One night last week I got a phone call from a friend who spotted two chairs in our neighborhood - free to the first person to grab them. I quickly threw on my shoes and walked around the block to where my friend was sitting - guarding the chairs until I could come see them. (I have nice friends) I have a wee obsession with chairs, and I have been hunting for some new ones for our kitchen. Although these weren't the style for our kitchen - I fell in love with them. My friend and I carried the chairs back home to my porch and a few hours later I got to work on transforming them. I was already painting some other furniture in our house (which I'll blog about soon) so a lot of the prep stuff was already out.
Once in my house I admired the chairs some more in the light. The chairs were gorgeous shield back chairs - pretty feminine. It wasn't the look I wanted for our kitchen but a style I loved for somewhere in our home. They were in good condition, not wobbly and except for a few dings here and there, no major signs of wear. The seat cushions were in an awful fabric but the seats were easily removable so I knew I could staple some new fabric onto them easily.
The first step I did was filled some holes/cracks in the wood with wood filler. Once that dried I lightly sanded the chairs down with my Mouse Sander (using with a light grit paper). Although a lot of people potentially skip this step I've found that sanding, when it comes to painting furniture, is step that really makes a huge difference in a professional look vs. DIY.
Next up I primed the chairs. I used a primer I had in the house - although some recommend specific types of primer, I think if you have a primer on hand I say go for it. Don't do a heavy coat - instead just make sure everything gets covered lightly and that you don't have any drip marks. I'll often walk by every 10 - 15 minutes and inspect that the chair doesn't have drips and do a dry brush stroke with my brush just to even it out. You don't need to hide the wood, the primer is just a base.
SAND. After the primer has dried, I actually lightly sand it down again - ensuring that the finish is smooth and again, no drip marks. If there is a drip - which happens when you're dealing with these kind of small wood details - as paint gets stuck in there are drips out when you're not looking - this is the time to sand it down and get rid of the drip. Once you have a few coats of paint on there, getting rid of drip marks is harder to do. Don't go crazy with the sanding - I just focused on areas visible to the touch and eye - like the top of the chair that I knew I'd be handling a lot.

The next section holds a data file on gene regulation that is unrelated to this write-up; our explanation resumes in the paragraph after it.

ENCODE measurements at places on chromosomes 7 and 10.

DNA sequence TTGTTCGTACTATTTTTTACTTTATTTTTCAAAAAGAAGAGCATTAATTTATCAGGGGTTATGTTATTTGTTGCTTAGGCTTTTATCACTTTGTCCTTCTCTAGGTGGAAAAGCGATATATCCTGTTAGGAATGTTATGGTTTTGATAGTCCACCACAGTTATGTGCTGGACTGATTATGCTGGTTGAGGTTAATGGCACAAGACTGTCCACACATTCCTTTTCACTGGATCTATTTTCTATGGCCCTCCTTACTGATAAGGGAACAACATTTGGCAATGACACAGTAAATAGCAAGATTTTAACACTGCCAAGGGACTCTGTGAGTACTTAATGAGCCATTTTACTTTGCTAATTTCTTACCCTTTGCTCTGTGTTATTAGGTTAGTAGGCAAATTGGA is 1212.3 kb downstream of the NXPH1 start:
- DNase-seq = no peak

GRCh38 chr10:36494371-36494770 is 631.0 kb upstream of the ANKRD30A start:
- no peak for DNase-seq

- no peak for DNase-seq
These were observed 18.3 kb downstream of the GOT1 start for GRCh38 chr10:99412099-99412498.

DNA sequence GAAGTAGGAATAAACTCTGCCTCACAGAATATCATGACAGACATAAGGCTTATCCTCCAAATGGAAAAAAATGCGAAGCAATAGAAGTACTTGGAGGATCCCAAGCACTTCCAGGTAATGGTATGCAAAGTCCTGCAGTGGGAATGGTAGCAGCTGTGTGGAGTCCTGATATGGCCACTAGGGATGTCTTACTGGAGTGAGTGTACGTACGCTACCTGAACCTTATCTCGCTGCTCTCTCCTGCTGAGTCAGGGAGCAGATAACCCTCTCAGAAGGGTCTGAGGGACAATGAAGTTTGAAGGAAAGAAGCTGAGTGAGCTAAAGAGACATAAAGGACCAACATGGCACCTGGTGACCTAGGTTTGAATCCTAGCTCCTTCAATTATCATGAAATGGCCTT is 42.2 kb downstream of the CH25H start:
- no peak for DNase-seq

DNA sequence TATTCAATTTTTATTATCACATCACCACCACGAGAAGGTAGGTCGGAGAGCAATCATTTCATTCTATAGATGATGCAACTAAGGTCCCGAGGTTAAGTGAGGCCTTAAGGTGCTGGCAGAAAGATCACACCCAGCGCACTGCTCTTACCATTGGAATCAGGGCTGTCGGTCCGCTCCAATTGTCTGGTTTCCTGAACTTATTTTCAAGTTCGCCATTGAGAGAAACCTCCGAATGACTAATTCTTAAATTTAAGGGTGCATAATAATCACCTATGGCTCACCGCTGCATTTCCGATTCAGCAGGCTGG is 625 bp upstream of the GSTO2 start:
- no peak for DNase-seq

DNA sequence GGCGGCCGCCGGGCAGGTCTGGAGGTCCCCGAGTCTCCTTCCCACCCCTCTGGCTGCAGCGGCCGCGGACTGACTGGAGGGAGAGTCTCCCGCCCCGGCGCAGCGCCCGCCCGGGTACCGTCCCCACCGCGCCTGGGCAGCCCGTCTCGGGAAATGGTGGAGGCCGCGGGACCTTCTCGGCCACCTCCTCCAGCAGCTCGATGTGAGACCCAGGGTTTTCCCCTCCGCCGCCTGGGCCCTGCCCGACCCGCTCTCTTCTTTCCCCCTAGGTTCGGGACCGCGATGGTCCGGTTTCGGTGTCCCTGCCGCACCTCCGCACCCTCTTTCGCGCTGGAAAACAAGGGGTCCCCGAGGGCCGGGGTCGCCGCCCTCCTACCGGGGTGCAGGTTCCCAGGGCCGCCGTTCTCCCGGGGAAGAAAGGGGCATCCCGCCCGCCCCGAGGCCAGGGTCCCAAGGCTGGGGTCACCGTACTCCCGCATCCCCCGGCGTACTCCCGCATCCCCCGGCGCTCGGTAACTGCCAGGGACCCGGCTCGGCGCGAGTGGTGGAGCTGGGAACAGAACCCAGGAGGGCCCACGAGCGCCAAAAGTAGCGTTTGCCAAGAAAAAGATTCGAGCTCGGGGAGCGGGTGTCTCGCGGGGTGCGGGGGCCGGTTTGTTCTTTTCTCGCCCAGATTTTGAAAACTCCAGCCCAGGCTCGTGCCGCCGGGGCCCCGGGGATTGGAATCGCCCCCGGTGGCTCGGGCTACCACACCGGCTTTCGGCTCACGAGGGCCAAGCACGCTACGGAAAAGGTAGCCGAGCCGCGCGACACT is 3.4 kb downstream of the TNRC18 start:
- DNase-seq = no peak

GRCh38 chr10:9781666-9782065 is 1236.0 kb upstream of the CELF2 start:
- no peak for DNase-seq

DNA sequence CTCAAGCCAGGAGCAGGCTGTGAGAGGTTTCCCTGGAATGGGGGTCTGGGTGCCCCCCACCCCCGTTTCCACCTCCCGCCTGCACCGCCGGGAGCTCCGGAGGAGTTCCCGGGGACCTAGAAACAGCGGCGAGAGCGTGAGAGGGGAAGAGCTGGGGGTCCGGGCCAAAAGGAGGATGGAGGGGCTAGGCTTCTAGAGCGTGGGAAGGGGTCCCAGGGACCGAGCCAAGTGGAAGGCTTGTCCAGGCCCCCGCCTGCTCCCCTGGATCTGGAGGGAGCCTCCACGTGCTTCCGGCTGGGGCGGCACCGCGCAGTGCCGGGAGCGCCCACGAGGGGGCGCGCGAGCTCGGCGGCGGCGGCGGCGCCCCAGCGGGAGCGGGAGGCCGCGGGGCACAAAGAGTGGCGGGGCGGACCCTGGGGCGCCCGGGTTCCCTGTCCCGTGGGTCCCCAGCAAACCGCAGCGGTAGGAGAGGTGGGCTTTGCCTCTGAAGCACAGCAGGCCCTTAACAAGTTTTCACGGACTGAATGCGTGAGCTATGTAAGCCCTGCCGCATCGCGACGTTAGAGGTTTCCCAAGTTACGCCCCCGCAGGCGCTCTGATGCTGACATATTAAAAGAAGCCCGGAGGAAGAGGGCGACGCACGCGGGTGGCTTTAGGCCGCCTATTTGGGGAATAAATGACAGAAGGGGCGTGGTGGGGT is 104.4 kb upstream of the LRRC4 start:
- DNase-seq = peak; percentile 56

I don't have a paint sprayer - so I have to use a brush. I personally think you can get a great finish using a brush if you take your time painting. That being said -here is my "ah-ha" moment with painting furniture. As well as having patience.....Use an amazing paint.
I'm in LOVE with Benjamin Moore's Advance line and I'd consider this the "must have" furniture paint. Growing up, Oil paint was what my Dad would use for furniture painting and any piece that would get a lot of wear. It was durable, and had a beautiful finish. Fast forward to now, oil paint is on the out, and plus - it was annoying to work with because of the stink and cleanup. A few months ago I discovered the Advance line when my local Benjamin Moore dealer told me about it and explained it's a Oil hybrid. It has the properties of oil - durability, and how it evens out much like oil - and it also needs curing time before you can use it. I can't rave enough about this paint. You don't need a lot for furniture painting so I highly recommend spending the extra cost on this paint. I LOVE this line.
So, back to painting. Using the Advance line, I paint a light coat of this paint on my furniture making sure that again, there are absolutely no drips. You can do a nice coverage, but don't slop it on. Much like the priming stage, I'll stick around while it's beginning to dry, making sure I don't see drips and if I do, I take my paint brush that I had used, but without new paint on it, and dry brush it.
After the paint has dried - guess what I do. Yup. I sand it again. Again, some may see it as overkill, I see it as getting the best smoothness possible. You again don't need to go crazy - but a light sand will just help prior to your next paint coat...
Then I do one more coat and let it dry. That's it!
So the two chairs have found homes in my house - but I still need to find fabric for the seat cushions. One chair is in my bedroom...
And the other is sitting in our TV room....
(Again, it needs a seat cushion but for now, one of my vintage blankets that I found thrifting, covers the hideous old seat)
So there you have it. One project down in our house!
Chairs: Free from the side of the road
Paint: Benajamin Moore Edgecomb Gray in the Advance Line
Sander: Mouse Sander with light grit sand paper
Fabric: To be determined